One of my favorite digital projects that is particularly useful to my own research is Mapping Titian a project developed by Jodi Cranston at Boston University. In evaluating the project using Whitelaw’s standards, it seems the Mapping Titian project has developed a generous interface. One particular facet is the idea of representing the collection
Notably in order to understand the features of a collection that might be represented, we must first represent the collection: the riches and voids in each collection are only evident through a process of exploratory visualisation.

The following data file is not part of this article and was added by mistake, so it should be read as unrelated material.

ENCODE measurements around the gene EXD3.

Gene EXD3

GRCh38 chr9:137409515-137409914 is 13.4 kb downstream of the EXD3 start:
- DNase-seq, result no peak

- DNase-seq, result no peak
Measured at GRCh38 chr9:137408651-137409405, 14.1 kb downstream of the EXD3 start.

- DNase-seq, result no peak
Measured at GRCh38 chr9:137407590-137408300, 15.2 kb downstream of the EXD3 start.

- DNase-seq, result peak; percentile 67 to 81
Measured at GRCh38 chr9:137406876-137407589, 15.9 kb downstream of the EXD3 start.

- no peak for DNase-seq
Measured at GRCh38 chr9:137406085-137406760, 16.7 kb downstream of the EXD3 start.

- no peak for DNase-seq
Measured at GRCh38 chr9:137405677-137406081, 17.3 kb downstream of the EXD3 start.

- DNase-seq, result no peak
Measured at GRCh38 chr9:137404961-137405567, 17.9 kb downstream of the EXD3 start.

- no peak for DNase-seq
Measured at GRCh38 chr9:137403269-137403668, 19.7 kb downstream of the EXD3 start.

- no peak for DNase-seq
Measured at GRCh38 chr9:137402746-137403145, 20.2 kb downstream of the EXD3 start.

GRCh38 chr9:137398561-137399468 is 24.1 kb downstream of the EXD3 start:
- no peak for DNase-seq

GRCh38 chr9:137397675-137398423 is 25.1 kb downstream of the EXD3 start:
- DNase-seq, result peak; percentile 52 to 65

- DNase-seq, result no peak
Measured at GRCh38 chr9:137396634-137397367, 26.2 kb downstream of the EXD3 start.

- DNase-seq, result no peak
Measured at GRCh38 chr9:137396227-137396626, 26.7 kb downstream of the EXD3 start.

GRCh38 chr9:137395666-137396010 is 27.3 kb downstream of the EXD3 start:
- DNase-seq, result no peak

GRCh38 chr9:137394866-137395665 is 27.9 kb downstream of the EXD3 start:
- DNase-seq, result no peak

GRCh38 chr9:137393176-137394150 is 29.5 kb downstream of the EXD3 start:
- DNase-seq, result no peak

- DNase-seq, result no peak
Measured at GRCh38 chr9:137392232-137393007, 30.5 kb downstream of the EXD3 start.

While the catalogue page is simple and includes the entirety of Titian’s painting oeuvre, what makes it stand out is understanding what is missing, which is clearly delineated by an empty frame, the name of the painting, and what happened to it (lost, destroyed, etc. ) It also includes a very prominent “Image Not Available” for paintings that are documented and still extant but do not have images (for example if they’re in a private collection). The project doesn’t currently offer a way to do an advanced search through the images or a way to sort through the images that you browse. What sets this tool apart in not just the collection of Titian images in one place though. The creators have combined mapping data with the collection, that can then be manipulated and visualized. One can decide to view the mapping data of Titian’s Poesie, and see how the pictures dispersed after leaving Phillip’s collection. There’s also the possibility to see the provenance data in an animated timeline.